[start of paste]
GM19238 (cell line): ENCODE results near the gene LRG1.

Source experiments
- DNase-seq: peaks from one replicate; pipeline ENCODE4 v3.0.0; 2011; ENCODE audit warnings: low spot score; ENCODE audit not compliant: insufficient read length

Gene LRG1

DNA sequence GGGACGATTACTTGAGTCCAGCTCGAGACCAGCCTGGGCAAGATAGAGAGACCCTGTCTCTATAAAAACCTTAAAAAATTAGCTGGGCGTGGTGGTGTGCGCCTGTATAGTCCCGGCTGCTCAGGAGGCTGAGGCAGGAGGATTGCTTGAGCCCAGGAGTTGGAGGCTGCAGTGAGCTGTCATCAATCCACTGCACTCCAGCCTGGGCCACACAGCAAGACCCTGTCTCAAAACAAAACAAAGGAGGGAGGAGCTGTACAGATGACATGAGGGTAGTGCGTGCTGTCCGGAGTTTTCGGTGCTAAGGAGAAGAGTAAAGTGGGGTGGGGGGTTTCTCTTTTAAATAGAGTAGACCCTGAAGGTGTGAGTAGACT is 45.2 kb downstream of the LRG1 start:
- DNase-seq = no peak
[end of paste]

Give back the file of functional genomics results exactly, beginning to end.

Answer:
GM19238 (cell line): ENCODE results near the gene LRG1.

Source experiments
- DNase-seq: peaks from one replicate; pipeline ENCODE4 v3.0.0; 2011; ENCODE audit warnings: low spot score; ENCODE audit not compliant: insufficient read length

Gene LRG1

DNA sequence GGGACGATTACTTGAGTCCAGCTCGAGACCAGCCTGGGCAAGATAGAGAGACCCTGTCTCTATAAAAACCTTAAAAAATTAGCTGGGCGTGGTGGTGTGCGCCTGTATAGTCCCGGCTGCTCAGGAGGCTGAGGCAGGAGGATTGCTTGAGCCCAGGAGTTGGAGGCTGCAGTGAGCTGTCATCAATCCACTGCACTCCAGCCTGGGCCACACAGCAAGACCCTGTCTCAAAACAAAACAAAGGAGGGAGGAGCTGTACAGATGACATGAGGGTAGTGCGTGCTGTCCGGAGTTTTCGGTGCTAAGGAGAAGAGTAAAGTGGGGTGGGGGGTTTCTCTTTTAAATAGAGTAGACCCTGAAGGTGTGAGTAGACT is 45.2 kb downstream of the LRG1 start:
- DNase-seq = no peak